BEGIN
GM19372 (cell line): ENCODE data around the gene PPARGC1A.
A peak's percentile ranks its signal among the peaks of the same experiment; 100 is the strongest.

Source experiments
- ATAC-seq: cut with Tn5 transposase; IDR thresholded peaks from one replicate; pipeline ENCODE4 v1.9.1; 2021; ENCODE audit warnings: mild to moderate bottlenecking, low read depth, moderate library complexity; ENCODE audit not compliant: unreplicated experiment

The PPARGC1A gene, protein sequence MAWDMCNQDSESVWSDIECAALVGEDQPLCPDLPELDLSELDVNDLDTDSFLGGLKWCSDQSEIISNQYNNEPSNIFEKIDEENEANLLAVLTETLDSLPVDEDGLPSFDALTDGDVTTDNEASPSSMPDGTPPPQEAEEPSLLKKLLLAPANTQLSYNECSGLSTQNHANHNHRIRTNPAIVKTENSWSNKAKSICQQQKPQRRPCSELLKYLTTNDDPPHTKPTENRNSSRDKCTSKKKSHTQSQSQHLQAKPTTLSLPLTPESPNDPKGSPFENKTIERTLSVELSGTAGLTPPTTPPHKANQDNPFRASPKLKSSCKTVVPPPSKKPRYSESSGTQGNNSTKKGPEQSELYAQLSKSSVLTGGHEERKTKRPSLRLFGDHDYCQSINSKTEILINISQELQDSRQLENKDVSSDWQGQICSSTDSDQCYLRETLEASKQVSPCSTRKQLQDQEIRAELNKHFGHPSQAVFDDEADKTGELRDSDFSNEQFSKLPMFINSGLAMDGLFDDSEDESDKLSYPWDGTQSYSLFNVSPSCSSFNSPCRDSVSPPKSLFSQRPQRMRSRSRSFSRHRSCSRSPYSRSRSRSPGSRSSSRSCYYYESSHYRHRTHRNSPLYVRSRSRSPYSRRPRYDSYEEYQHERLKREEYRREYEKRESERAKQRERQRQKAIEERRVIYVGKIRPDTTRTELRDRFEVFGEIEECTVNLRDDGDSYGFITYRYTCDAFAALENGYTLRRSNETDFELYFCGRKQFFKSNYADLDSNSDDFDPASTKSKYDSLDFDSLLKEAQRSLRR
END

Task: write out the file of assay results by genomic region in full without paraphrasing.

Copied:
GM19372 (cell line): ENCODE data around the gene PPARGC1A.
A peak's percentile ranks its signal among the peaks of the same experiment; 100 is the strongest.

Source experiments
- ATAC-seq: cut with Tn5 transposase; IDR thresholded peaks from one replicate; pipeline ENCODE4 v1.9.1; 2021; ENCODE audit warnings: mild to moderate bottlenecking, low read depth, moderate library complexity; ENCODE audit not compliant: unreplicated experiment

The PPARGC1A gene, protein sequence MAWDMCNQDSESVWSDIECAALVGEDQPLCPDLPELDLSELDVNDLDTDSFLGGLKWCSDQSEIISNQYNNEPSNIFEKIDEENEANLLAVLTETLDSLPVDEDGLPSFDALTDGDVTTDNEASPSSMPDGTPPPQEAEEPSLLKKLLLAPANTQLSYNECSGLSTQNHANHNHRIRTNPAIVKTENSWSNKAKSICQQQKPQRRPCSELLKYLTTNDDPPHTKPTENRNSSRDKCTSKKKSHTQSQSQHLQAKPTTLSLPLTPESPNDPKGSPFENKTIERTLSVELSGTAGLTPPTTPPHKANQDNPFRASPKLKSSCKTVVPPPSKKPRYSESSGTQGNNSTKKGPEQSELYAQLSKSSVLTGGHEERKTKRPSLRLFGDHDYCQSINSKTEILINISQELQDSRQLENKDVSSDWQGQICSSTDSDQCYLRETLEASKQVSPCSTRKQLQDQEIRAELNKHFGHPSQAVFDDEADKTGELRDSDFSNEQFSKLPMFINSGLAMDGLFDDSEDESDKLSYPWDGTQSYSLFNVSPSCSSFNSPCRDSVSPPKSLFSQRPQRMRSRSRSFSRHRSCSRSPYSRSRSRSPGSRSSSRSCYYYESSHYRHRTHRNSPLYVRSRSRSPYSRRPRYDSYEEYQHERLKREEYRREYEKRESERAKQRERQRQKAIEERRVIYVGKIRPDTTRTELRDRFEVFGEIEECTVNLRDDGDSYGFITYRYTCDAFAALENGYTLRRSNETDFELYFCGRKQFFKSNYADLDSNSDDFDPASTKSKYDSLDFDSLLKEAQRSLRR